A key member of the team, Beatrice Osoro brings together all elements of the care and support needed to help people understand what being HIV positive means for them, following a routine test and diagnosis at the Emergency Department (ED). “Life may not be the same exactly, but it won’t be as different as you think,” she tells them.
HIV is no longer a death sentence. I know, I’ve been living with the virus for 28 years. Yes, I’ve had to make changes to adjust. Yes, it was hard to get my head around, but the fact I knew I had the virus meant I could get on with doing what I needed to do to stay well, look after my health, my family and carry on with the rest of my life. Was it a hardship? No! Patients are often concerned about the lifelong medications they have to take. I tell them it’s normal, millions of people do it for many other medical conditions and you just need to get on with it.
Beatrice uses her lived experience to help those referred to HIV support clinics via routine blood borne virus (BBV) testing at ED. This project tests for hepatitis B, C and HIV alongside other blood tests already being carried out. Beatrice says support is vital and helped her massively. Everyone rallied round, family, friends, colleagues; and those who judged or blamed me are no longer in my life. The diagnosis meant I was able to take positive action to prevent ill health and at that time, potentially dying from the virus. I ask my patients what they need from me to help them get through.
When ED colleagues refer patients to us, we’re quick to arrange a meeting with them. I listen to what’s going on with them, their fears, anxieties and concerns. Their biggest worry is usually around whether or not to tell loved ones. Most are at a really low ebb and fear rejection, shame and the stigma. My team and I are support them through it all, not just the medical aspects. I’ve helped patients by putting them in touch with welfare services and organisations that can help with things like benefits and housing. This helps alleviate some of the other worries they have in their lives, allowing them to focus on the most important thing: their health. My team and I also connect them to peer support groups where they can talk openly about their concerns with other people who are newly diagnosed. It’s hugely helpful, having people with whom to connect, outside a formal setting.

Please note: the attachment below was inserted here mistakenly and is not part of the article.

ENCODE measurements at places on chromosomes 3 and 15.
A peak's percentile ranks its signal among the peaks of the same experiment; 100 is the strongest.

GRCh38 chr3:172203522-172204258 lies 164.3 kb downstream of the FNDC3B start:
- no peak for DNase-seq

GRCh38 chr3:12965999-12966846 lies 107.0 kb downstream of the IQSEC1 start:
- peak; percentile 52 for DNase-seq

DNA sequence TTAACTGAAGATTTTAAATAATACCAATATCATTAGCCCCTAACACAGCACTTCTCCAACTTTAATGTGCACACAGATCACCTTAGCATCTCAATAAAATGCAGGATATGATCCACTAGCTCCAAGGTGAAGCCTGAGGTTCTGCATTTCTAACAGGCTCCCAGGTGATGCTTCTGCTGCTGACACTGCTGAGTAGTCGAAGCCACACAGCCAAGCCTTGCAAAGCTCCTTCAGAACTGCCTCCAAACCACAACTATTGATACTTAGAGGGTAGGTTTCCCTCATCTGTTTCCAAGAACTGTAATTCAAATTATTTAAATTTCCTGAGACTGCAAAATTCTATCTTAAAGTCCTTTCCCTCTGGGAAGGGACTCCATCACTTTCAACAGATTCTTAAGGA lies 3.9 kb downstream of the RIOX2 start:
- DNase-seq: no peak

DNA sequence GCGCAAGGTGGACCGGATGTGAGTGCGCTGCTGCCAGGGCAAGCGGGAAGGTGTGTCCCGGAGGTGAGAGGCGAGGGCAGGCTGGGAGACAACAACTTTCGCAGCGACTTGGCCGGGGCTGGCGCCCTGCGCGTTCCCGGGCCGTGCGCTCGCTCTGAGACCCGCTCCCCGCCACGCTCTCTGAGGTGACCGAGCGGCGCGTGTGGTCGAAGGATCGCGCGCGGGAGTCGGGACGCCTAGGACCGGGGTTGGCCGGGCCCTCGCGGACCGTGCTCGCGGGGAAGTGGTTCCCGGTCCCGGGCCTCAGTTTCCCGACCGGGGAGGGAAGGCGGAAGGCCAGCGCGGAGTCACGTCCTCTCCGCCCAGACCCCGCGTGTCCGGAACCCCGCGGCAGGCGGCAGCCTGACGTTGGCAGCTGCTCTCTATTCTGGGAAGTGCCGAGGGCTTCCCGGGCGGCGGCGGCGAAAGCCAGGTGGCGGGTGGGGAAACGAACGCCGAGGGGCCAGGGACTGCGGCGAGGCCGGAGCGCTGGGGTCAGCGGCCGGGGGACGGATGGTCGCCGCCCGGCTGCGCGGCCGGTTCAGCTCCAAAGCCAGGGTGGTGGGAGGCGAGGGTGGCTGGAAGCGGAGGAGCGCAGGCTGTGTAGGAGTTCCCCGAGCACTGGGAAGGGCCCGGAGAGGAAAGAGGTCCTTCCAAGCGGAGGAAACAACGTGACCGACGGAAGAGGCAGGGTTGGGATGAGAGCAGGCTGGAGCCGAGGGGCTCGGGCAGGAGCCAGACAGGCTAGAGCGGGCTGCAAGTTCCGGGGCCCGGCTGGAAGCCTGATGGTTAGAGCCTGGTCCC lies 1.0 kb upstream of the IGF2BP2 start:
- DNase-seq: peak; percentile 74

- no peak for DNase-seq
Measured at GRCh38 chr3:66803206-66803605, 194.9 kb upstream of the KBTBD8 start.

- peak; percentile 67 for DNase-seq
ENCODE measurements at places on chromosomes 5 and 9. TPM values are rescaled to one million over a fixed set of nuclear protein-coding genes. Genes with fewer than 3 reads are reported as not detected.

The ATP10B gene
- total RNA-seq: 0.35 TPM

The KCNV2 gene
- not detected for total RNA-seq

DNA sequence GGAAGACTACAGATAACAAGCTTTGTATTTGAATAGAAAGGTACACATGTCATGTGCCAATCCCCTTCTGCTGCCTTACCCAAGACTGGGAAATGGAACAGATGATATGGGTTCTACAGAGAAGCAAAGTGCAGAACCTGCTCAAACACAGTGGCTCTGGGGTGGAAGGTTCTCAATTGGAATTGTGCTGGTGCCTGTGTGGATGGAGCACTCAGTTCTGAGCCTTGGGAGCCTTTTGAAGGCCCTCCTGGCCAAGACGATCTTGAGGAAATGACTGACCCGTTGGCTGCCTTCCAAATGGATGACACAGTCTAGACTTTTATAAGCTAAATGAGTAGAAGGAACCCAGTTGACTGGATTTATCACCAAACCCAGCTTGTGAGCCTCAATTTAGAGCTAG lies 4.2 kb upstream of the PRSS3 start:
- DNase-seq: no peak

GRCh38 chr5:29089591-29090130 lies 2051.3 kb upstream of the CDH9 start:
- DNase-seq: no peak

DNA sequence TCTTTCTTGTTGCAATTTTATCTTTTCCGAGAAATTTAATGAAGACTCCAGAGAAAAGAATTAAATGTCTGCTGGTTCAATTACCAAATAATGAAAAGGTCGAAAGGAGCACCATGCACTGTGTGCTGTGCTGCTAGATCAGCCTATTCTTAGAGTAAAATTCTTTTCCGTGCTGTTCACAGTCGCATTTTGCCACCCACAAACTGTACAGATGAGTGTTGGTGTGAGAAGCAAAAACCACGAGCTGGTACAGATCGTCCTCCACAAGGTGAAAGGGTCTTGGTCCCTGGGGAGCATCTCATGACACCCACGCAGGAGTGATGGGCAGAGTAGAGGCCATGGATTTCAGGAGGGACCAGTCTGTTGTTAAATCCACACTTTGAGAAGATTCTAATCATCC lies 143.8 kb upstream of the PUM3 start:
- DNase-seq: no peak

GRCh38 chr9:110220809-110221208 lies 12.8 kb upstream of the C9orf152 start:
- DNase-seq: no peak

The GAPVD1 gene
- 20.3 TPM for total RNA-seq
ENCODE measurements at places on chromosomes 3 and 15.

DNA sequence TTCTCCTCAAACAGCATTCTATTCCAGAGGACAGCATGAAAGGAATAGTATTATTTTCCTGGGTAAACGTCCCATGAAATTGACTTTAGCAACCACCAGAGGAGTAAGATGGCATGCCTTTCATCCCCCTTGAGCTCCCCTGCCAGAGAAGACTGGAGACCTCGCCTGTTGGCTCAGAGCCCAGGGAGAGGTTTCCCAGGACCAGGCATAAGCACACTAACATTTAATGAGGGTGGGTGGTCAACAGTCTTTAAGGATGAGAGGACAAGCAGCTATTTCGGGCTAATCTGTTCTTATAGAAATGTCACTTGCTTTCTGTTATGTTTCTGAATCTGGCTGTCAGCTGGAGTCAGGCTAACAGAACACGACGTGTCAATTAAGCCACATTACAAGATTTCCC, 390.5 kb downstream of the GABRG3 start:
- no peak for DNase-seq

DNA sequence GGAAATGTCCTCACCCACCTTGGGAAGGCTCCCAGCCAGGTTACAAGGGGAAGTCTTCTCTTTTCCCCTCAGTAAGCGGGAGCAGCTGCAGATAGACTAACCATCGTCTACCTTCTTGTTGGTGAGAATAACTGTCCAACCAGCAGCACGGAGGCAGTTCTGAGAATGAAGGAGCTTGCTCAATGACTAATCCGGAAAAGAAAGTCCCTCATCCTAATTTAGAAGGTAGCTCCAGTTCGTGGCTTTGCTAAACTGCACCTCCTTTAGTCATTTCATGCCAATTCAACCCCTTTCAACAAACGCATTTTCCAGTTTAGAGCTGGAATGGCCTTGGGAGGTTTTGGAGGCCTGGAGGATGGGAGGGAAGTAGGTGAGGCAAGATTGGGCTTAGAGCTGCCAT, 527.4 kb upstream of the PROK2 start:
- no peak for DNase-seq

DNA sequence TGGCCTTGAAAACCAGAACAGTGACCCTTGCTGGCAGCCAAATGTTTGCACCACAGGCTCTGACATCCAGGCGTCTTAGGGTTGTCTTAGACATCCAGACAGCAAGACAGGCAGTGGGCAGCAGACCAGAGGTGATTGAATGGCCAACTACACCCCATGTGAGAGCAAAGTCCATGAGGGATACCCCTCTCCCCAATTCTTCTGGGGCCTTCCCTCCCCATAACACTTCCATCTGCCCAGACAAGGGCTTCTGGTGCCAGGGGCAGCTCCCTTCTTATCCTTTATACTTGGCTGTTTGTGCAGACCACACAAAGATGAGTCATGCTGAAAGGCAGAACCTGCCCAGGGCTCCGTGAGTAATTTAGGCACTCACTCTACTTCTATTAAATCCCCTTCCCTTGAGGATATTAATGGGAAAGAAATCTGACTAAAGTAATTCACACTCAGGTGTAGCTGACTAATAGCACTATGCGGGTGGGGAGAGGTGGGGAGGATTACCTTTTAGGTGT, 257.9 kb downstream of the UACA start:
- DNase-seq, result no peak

Slowly, people begin to see beyond the diagnosis and it’s amazing to see and experience this with them. I had a patient tell me he’d never have voluntarily had the test and was grateful for the assistance to get through it and get his life back on track. Another patient asked for his partner to be tested and for everything to be explained to them both, so they understood it all together.
I want people to understand that HIV, especially now, is a virus which can be treated and managed exceptionally well. Women, heterosexuals, older people and people of Black African ethnicity are disproportionally affected by late diagnosis. In England in 2020, people with a late diagnosis were 13 times more likely to die within a year of their diagnosis, compared to those diagnosed early. I really want people to know that I understand the hurdles they have to overcome, but that you can manage the virus and live well with it. Medication means you won’t pass it on. This journey and swift action, which starts with being tested, is like a jigsaw; things fall into place and you get the full picture once you have the facts and support you need. I have to put myself out there if I want to see change, especially to have HIV treated and viewed like any other virus. I love that I can help fill in the gaps and ease people’s worries, helping them live their best lives.
Beatrice Osoro is a clinical outreach lead working for Positively UK across numerous hospitals in North and West London. She’s part of a multi-disciplinary team supporting people who’ve just learnt their HIV status. Her role is to help people make sense of what happens next, how to cope and live with the virus. Beatrice has been living with HIV for 28 years and knows there is light after a diagnosis.